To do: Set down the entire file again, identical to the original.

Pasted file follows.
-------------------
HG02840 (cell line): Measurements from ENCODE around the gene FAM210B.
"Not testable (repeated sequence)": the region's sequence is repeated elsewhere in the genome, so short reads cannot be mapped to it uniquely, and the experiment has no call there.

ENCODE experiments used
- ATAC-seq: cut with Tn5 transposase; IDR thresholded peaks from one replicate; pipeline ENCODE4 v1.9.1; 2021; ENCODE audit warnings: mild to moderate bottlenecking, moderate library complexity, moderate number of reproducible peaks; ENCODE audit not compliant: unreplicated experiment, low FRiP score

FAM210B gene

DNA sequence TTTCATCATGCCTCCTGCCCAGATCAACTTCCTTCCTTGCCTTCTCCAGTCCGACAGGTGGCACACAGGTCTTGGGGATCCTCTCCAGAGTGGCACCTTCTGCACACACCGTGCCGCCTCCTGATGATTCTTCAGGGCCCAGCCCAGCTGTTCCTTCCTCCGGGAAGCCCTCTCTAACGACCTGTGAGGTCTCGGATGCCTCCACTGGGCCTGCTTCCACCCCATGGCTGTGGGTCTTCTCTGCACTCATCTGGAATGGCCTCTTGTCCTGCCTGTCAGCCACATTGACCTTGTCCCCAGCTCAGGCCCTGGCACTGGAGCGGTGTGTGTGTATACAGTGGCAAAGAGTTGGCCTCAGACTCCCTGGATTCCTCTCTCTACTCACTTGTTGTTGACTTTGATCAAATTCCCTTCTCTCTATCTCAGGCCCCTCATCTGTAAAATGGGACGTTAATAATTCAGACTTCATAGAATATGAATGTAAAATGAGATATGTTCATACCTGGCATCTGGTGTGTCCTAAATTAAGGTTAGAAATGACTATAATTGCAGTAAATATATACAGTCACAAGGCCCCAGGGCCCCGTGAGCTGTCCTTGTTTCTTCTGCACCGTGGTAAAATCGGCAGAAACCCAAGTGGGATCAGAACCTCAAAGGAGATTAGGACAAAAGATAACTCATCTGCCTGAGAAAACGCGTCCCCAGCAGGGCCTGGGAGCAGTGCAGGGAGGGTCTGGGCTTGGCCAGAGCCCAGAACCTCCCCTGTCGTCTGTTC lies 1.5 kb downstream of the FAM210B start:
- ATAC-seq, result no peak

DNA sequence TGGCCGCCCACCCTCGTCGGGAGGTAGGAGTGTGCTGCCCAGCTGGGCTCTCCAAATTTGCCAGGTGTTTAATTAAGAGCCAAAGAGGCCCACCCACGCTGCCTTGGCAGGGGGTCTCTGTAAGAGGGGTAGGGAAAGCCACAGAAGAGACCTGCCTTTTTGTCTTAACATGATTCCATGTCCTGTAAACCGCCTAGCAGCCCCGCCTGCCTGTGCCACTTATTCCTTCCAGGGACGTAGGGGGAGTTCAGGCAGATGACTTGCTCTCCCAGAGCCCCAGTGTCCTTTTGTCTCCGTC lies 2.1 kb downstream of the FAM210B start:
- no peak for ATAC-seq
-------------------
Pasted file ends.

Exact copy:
HG02840 (cell line): Measurements from ENCODE around the gene FAM210B.
"Not testable (repeated sequence)": the region's sequence is repeated elsewhere in the genome, so short reads cannot be mapped to it uniquely, and the experiment has no call there.

ENCODE experiments used
- ATAC-seq: cut with Tn5 transposase; IDR thresholded peaks from one replicate; pipeline ENCODE4 v1.9.1; 2021; ENCODE audit warnings: mild to moderate bottlenecking, moderate library complexity, moderate number of reproducible peaks; ENCODE audit not compliant: unreplicated experiment, low FRiP score

FAM210B gene

DNA sequence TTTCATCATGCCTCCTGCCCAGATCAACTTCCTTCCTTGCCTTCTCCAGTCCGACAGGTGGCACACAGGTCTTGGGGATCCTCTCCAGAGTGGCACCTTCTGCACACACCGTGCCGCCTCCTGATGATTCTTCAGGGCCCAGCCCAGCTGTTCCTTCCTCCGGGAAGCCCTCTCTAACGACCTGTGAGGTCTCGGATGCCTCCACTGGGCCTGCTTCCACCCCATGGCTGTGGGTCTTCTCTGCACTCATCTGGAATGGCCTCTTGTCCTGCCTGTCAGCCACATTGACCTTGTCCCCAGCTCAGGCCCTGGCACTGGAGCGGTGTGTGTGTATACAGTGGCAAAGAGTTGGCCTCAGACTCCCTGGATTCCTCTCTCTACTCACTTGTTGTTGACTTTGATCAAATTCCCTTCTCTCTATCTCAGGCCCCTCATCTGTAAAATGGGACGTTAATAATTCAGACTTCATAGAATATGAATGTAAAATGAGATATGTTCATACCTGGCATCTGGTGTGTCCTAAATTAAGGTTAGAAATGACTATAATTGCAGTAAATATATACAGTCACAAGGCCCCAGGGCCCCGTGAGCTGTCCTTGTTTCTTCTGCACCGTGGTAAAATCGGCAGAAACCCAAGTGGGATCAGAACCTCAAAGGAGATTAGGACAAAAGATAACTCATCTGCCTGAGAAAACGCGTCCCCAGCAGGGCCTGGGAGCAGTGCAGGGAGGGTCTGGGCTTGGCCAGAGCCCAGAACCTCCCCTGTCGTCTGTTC lies 1.5 kb downstream of the FAM210B start:
- ATAC-seq, result no peak

DNA sequence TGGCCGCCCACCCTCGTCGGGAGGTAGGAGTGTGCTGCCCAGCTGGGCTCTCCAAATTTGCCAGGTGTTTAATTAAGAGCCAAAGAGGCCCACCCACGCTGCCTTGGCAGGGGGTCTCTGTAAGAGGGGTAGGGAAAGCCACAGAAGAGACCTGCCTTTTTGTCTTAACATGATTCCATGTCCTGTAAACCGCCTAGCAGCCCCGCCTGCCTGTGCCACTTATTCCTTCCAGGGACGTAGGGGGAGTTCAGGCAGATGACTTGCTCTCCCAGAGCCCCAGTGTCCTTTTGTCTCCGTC lies 2.1 kb downstream of the FAM210B start:
- no peak for ATAC-seq